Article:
Angela Yvonne Davis

Angela Davis

Angela Yvonne Davis is an American author, professor and political activist fighting for the rights of the oppressed. In her youth she was one of the leaders of the Black Liberation movement and opposed the Vietnam War in the 1960s and 1970s. As a lesbian and black feminist, she supports gay rights and speaks out against racism and sexism, fighting against the exclusion and subordination of women and people of color throughout American society. In 1997, she co-founded Critical Resistance, an organization that works to abolish a corrupt private- and state-run prison system, which has been the focus of her activism in recent years. Davis continues to be an advocate for social and education reform to address homelessness and incarceration and has criticized the broken immigration system.

Bessie Head

Bessie Head

Bessie Head is one of the most influential Botswanan writers of the 20th century. She was born to an affluent white woman and black servant in South Africa, in 1937. During this time, interracial relationships were against the law, so her life was controversial from the beginning. Head was raised in an orphanage after her mother committed suicide. Then, at the age of twelve, she attended an Anglican boarding school for black girls which changed her life. Introduced to the world of books, she eventually became a teacher and journalist. The heavy burden of being a child of an interracial relationship in apartheid South Africa took its toll, and Head decided to migrate to Botswana. She then focused on racial issues and politics, along with the psychological trauma of divisions among human beings. Growing up interracial, without a family, and eventually without a country, profoundly influenced her life and writing. Despite these challenges, Head tried to rise above divisions between human beings and resists being labeled “feminist,” “black,” “African,” or “revolutionary” writer.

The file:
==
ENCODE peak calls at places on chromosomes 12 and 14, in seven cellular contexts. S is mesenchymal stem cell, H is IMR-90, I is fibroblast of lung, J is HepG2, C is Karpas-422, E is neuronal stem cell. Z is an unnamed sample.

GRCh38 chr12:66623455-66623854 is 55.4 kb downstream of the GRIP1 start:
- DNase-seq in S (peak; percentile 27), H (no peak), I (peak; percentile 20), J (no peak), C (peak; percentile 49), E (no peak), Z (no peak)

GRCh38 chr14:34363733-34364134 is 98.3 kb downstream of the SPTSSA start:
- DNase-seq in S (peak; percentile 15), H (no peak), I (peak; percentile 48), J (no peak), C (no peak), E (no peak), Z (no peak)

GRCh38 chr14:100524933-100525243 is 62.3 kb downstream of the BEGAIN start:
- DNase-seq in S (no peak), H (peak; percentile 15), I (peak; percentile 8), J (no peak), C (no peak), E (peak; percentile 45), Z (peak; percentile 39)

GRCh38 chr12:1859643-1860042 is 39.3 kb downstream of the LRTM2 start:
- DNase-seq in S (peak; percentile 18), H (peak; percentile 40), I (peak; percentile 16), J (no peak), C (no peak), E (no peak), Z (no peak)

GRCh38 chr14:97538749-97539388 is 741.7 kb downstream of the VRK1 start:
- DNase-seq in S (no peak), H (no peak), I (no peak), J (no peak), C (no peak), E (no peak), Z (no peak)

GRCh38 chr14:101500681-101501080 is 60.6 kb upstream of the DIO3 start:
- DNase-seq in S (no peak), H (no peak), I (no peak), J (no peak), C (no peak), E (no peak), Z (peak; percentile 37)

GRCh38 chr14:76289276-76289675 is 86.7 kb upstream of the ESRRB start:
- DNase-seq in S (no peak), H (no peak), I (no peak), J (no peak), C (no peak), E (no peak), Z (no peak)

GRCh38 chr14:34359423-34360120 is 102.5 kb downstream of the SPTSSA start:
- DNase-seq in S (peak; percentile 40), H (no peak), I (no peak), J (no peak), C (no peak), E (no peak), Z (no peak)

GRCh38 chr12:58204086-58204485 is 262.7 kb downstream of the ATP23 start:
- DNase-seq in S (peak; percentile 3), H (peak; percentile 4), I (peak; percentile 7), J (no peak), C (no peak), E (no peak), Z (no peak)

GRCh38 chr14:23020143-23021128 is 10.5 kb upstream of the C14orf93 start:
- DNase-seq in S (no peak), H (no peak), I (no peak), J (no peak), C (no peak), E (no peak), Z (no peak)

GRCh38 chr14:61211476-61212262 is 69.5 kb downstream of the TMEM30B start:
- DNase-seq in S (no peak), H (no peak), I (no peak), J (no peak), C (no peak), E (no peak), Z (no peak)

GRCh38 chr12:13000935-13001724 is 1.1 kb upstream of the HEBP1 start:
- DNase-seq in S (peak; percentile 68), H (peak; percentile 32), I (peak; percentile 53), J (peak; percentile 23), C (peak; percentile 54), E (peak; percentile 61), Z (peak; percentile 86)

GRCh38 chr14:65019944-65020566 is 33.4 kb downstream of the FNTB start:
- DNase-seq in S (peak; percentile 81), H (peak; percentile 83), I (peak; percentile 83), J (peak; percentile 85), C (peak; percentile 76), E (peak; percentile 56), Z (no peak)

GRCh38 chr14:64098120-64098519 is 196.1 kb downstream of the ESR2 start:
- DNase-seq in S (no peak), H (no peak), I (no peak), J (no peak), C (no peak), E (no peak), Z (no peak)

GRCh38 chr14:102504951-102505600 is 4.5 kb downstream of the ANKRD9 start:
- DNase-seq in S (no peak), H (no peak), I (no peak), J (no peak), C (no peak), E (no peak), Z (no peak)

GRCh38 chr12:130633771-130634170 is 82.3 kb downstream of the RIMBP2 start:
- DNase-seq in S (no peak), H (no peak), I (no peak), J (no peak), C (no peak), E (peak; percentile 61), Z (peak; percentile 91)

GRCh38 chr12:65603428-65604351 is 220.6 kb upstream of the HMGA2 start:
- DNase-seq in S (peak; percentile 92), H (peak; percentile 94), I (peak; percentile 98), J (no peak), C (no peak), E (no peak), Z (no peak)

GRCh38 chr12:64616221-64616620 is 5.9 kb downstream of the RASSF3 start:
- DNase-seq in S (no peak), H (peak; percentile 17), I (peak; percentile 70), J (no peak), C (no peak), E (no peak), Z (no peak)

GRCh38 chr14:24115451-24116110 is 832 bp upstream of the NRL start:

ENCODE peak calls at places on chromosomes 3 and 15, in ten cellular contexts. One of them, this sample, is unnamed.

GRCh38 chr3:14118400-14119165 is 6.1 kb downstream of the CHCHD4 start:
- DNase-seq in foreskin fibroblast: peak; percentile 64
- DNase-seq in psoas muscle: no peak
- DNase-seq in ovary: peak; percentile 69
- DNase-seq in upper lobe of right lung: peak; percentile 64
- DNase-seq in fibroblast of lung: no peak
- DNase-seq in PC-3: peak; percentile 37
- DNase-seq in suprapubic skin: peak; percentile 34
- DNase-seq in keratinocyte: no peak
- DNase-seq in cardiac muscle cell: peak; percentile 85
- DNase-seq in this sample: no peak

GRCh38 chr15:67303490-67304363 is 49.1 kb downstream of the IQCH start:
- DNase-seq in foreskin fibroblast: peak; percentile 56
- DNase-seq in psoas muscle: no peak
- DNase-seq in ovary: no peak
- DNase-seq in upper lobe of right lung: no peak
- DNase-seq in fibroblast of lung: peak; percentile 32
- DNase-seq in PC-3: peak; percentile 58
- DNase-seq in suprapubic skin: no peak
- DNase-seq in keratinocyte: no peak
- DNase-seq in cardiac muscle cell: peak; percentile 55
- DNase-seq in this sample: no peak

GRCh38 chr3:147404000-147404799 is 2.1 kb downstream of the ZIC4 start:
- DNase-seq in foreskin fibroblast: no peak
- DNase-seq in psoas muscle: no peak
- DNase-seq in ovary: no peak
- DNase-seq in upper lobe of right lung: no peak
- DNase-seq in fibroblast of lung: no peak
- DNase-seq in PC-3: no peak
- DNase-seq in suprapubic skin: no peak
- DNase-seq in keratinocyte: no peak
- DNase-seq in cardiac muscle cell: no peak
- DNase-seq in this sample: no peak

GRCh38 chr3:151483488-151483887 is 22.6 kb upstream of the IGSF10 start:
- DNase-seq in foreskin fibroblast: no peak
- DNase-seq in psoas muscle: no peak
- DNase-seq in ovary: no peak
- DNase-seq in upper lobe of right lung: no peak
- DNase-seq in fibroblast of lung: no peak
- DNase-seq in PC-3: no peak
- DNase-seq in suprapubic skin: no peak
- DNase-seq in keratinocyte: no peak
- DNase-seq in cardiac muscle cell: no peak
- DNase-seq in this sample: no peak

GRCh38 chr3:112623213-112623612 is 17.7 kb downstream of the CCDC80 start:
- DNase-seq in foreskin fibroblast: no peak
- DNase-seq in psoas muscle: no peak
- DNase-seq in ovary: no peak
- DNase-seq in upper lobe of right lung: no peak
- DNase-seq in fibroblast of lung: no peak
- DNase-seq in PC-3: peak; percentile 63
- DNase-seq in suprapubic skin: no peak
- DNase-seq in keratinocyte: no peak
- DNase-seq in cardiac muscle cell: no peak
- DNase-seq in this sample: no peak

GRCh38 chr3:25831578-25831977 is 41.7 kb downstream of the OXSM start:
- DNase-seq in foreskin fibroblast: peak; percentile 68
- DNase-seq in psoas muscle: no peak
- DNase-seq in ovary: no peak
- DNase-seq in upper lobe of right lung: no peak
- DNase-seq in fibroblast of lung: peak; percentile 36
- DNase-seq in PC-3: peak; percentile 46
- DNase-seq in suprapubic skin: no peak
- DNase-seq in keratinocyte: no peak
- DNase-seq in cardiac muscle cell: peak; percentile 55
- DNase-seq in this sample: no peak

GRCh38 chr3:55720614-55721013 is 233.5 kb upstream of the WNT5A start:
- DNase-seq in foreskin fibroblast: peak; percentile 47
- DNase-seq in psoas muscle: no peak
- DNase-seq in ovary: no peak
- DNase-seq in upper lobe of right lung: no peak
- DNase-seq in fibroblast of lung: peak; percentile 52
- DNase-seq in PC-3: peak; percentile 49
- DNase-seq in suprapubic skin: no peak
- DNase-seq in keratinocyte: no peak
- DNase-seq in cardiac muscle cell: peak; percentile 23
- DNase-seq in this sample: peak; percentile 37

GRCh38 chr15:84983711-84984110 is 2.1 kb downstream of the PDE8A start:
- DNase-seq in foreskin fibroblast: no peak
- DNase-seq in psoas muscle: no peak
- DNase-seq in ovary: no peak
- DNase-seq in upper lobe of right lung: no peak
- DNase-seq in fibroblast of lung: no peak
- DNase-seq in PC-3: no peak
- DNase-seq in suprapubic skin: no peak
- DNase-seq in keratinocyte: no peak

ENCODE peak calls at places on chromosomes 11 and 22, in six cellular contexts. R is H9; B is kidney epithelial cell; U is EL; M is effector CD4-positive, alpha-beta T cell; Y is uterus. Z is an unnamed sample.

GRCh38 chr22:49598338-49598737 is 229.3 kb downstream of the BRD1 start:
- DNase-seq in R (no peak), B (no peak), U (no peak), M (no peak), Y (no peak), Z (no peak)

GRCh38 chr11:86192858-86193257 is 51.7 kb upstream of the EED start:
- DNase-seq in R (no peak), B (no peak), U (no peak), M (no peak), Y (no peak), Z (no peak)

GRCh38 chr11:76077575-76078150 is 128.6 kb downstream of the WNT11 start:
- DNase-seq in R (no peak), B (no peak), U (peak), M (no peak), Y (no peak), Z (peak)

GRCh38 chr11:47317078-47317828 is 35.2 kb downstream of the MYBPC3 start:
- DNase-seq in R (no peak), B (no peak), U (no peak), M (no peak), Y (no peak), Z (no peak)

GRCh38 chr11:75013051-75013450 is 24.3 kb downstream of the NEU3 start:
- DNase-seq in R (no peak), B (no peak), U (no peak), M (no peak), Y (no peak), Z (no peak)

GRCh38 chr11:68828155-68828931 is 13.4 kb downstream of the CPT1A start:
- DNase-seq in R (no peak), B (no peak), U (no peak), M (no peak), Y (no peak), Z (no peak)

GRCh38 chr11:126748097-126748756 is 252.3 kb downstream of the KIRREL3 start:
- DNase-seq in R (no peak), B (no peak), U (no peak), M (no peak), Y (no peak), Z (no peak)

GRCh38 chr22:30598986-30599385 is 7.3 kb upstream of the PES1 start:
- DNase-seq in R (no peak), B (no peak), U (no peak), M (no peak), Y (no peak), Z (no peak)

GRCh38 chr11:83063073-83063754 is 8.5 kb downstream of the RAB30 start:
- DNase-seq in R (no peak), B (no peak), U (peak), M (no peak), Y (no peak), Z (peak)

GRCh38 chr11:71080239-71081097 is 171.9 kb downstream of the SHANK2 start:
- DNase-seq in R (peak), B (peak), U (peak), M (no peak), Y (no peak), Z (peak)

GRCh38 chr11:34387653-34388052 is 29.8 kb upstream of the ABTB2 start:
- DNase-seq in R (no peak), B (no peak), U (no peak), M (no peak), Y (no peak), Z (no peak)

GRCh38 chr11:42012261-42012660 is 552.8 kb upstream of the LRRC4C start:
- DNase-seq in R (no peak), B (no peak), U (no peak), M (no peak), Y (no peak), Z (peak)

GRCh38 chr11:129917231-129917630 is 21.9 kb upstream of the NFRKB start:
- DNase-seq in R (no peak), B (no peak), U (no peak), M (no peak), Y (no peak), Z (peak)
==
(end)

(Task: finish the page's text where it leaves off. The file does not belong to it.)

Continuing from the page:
Harriet Tubman

Born into slavery in 1822, Harriet Tubman endured cruel beatings until she escaped from her abusive slave owner in Maryland in her early 20s. Although she made it to the North, it was not long before Tubman returned to Maryland to help free her relatives. She subsequently began helping more slaves escape by setting up daring raids in the South and establishing links with the Underground Railroad. Tubman continued these efforts in South Carolina during the Civil War, creating a spy ring to transition former slaves into a new life of freedom. Eventually, after the war, she set up a charity in Auburn, New York, to aid neglected African Americans. She also joined the women’s suffrage movement before she died in 1913, concluding a long life of heroism and activism.

Deborah Sampson Gannett

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Deborah Sampson Gannett was a Massachusetts woman who was born into hardship. At age 22 she changed her name to Robert Shurtlieff and enlisted into the Continental Army during the American Revolutionary War. Initially she was detected after disguising herself as a male soldier, but eventually was able to pass herself off as a man and fight alongside male soldiers. Gannett was granted a uniform and military equipment, then marched with 50 other recruits to West Point, New York. Her secret was finally discovered by a doctor after she was wounded by a musket in Tarrytown, New York, in 1782. She received an honorable discharge, then went back to her home in Massachusetts. After being rejected by her Baptist church for impersonating a male soldier, she married a man and had three children. She faded into obscurity, but not before sharing her adventures on a speaking tour in 1802.